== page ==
Ever wonder why there are so few real leaders and never any shortage of followers? It’s simple biology. Humans are by nature herd animals. We may call our herds communities and towns but they’re still herds, just the same. And herds, by nature, have few leaders.

This is not rocket science, folks. Safety in numbers is an ancient survival instinct. When we’re around others like us, our brains reinforce that behavior by rewarding us with powerful neurotransmitters like Serotonin and Dopamine that make us feel good. That’s why we evolved as social creatures.

But technology has made a real mess of things. Social media and messaging fool the limbic system – the part of the brain responsible for survival and response to emotional stimuli – into rewarding us whenever we connect with others online. That’s why we feel that tug to text and tweet. It’s literally addictive.

If you took Psych 101 in college you learned about a famous behavioral conditioning experiment called the Skinner box. B. F. Skinner trained lab rats to press a lever and get a food pellet as reward whenever a light came on. The rats would eventually get really good at it. They were programmed … just like when you’re on Facebook. No kidding.

I got to thinking about this during a recent trip to California wine country. Around noon hundreds of people always line up to get a sandwich or salad at this one place on Dry Creek Road in Sonoma Valley. They wait on long lines to order and pay. Then there’s no place to sit. Sure, it’s good food, but not that good.

Meanwhile there are dozens of great places to eat less than five minutes away in the quaint and lovely town of Healdsburg. No lines, no wait, and every kind of food and atmosphere you can think of. Do the masses go there? Nope. Just savvy locals.

In case you’ve never noticed, rush hour traffic patterns are exactly the same. People will just sit and stew in stop-and-go, bumper-to-bumper traffic on crowded highways instead of taking surface streets and saving themselves all sorts of time and stress.

All this because we’re programmed to behave like lemmings. It makes us feel good. It makes no difference if there are tons of metal and wheels separating us or we’re packed into tiny little buildings like mice in a cage. We can even be talking, texting or tweeting with friends who are continents away. It’s all the same to the limbic system.

The same mechanism is also responsible for cultural norms. Those who support the majority viewpoint are lauded by others, so that behavior is reinforced by our brains. Those with dissenting views clam up for fear of being ostracized from the community or isolated from the herd – a dangerous thing back when the limbic system evolved.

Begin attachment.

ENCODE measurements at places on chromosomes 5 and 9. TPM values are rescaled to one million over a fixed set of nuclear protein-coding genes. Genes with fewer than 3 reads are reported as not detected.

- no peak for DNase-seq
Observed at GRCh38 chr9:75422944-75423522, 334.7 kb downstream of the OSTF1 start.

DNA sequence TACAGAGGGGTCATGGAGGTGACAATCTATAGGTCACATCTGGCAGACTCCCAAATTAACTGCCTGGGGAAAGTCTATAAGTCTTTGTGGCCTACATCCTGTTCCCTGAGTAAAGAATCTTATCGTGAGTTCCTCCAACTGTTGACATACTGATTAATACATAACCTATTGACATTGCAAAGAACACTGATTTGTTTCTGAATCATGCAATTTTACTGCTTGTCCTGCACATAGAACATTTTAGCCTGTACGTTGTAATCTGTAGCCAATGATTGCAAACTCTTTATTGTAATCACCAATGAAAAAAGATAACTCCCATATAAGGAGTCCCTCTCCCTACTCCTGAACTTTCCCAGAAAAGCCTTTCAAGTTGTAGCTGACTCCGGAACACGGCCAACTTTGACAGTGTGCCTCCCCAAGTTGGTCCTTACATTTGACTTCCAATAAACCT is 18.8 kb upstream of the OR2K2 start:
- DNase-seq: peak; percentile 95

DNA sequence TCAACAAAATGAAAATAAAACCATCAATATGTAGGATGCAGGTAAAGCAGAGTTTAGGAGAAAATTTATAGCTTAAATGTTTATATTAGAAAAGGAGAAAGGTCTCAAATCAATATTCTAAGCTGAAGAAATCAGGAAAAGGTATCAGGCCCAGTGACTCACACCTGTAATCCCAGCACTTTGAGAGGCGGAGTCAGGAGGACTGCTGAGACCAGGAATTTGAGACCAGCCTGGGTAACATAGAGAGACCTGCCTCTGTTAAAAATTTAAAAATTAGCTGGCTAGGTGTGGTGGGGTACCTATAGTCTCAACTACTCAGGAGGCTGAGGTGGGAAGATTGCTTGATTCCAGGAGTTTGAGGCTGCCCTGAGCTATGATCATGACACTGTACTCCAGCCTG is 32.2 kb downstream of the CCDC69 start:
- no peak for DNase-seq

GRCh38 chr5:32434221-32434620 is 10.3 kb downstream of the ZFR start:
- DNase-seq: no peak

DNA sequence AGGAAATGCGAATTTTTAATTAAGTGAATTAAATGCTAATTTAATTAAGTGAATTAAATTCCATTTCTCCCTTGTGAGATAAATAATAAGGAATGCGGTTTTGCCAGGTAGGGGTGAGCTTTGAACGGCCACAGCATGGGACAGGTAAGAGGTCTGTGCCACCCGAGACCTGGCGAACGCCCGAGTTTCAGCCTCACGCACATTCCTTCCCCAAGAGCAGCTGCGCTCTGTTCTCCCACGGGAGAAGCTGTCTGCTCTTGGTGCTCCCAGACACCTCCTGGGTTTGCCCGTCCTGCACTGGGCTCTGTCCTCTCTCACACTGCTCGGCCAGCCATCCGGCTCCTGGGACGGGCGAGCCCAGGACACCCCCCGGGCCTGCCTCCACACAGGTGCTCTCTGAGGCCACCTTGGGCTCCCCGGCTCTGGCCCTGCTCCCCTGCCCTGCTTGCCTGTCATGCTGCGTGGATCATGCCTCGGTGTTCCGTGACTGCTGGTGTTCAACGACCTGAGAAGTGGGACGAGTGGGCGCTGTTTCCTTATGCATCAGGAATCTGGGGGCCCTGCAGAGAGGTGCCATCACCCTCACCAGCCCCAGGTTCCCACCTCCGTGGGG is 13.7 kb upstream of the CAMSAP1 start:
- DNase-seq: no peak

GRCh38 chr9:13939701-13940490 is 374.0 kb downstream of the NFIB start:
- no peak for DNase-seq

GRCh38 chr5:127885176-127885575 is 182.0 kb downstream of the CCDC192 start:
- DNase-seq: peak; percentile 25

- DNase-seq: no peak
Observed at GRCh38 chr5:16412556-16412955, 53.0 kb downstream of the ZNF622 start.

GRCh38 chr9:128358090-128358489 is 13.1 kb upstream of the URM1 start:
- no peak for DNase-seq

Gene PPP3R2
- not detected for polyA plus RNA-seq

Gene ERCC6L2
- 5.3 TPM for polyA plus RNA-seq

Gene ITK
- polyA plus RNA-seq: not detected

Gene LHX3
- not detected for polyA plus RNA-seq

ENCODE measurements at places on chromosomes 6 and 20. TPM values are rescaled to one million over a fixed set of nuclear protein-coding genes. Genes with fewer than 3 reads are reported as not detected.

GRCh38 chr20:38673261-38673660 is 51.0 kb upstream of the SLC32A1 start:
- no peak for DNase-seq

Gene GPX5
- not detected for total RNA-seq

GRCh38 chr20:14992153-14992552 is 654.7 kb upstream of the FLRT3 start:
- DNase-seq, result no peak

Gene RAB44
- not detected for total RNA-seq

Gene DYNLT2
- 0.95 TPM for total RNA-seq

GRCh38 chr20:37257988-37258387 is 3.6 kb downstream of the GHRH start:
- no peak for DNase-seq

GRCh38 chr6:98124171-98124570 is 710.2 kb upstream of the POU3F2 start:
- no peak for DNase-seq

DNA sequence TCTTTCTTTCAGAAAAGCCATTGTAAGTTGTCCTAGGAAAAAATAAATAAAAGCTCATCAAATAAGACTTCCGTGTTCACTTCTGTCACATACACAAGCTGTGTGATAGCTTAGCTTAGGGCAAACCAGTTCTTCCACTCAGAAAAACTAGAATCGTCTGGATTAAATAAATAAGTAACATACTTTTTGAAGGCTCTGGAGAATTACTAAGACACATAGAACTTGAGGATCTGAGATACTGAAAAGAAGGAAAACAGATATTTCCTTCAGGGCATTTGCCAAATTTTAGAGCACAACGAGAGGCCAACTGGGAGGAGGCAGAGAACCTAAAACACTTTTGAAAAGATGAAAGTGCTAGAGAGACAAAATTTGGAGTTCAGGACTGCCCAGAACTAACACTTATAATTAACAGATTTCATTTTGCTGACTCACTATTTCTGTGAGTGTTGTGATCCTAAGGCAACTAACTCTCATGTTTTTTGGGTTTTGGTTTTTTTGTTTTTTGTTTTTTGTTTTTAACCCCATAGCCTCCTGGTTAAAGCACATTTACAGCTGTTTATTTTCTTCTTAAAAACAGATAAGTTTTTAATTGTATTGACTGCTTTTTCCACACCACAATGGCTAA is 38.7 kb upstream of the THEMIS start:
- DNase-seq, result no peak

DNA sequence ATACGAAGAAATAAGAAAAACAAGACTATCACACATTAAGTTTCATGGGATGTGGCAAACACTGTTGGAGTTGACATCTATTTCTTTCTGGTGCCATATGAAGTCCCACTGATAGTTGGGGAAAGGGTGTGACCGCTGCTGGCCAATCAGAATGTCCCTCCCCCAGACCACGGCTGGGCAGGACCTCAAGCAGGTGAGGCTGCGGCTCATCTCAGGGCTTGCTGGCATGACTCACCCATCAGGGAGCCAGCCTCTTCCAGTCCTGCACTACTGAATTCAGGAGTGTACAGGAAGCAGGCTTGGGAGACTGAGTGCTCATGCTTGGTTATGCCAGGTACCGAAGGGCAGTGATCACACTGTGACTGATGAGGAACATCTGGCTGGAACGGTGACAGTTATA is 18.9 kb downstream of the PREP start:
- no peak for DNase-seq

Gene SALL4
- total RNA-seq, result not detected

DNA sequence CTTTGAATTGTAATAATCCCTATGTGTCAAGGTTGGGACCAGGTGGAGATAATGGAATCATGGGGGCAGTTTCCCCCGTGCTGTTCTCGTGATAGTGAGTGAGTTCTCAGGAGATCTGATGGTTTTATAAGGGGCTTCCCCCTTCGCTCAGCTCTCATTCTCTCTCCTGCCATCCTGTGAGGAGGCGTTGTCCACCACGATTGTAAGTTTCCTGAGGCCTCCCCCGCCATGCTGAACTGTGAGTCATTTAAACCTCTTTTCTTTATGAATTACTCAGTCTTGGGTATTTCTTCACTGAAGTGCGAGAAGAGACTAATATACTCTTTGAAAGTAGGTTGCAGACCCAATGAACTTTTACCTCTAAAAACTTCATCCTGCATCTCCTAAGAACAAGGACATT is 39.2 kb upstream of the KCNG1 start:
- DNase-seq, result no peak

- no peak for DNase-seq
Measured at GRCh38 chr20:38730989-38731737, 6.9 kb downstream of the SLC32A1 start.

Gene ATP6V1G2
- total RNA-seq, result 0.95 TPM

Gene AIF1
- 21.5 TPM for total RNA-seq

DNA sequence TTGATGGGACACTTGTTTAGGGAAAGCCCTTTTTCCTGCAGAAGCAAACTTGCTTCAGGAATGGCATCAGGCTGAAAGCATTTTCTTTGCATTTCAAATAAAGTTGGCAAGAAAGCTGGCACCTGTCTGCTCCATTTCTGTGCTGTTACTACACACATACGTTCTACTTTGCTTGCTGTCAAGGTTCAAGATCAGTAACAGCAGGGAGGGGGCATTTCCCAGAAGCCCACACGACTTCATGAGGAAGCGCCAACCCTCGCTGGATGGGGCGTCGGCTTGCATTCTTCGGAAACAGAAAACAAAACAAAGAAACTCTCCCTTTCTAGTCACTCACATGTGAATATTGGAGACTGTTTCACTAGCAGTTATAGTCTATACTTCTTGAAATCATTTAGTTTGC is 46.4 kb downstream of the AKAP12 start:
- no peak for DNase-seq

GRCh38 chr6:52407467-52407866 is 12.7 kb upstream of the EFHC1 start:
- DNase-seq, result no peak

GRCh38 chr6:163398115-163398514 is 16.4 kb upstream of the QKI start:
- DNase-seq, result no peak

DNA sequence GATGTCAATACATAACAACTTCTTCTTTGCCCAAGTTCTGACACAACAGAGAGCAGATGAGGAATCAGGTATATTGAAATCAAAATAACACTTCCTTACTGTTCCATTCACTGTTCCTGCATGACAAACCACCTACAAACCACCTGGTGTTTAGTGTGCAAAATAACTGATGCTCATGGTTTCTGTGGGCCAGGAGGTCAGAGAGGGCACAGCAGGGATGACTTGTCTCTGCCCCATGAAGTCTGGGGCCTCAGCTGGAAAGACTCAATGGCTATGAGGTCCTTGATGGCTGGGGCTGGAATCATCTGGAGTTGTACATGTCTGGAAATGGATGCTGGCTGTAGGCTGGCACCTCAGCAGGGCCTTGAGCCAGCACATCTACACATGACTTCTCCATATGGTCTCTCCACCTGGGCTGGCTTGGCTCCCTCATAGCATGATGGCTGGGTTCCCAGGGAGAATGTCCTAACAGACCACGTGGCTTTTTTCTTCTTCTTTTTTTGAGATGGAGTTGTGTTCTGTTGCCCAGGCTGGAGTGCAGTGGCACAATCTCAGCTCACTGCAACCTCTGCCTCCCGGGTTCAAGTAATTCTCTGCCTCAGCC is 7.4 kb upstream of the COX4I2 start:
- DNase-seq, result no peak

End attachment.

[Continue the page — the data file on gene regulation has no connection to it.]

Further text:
That phenomenon is called the spiral of silence, but it’s really the same biochemical reactions in the brain that cause cultural conformity. It takes enormous personal courage, strength and discipline to override the warnings your brain puts out, break from the status quo and risk being perceived as unpopular.

And that pressure to conform is enhanced online. A study conducted by Pew Research and Rutgers University concluded that the spiral of silence effect is actually far worse on Facebook and Twitter than in face-to-face public forums. The same is true among users of those social networks even when they’re not online.

So, contrary to popular wisdom, social media, blogs, personal brands and online personas only give the illusion of uniqueness and differentiation. In reality, those activities increase conformity, stifle diversity and keep you marching to the same drumbeat as everyone else.

Herd animals, indistinguishable lemmings, behaviorally conditioned lab rats, spiral of silence – distasteful as those words and phrases may be, they describe the vast majority of human behavior. The brain’s limbic system may have evolved millions of years ago, but it plays an increasingly active role in today’s 24×7 connected culture.

Back to the original question, leaders are rare individuals capable of overcoming the powerful programming of their limbic system. Like rare genetic mutations, they shatter the status quo and come up with new and better ways of doing things. They alone carve new paths for the masses to follow. They alone advance civilization. They alone make the world a better place.

Originally appearing on entrepreneur.com, this article was the genesis of my first book, “Real Leaders Don’t Follow.” Learn more.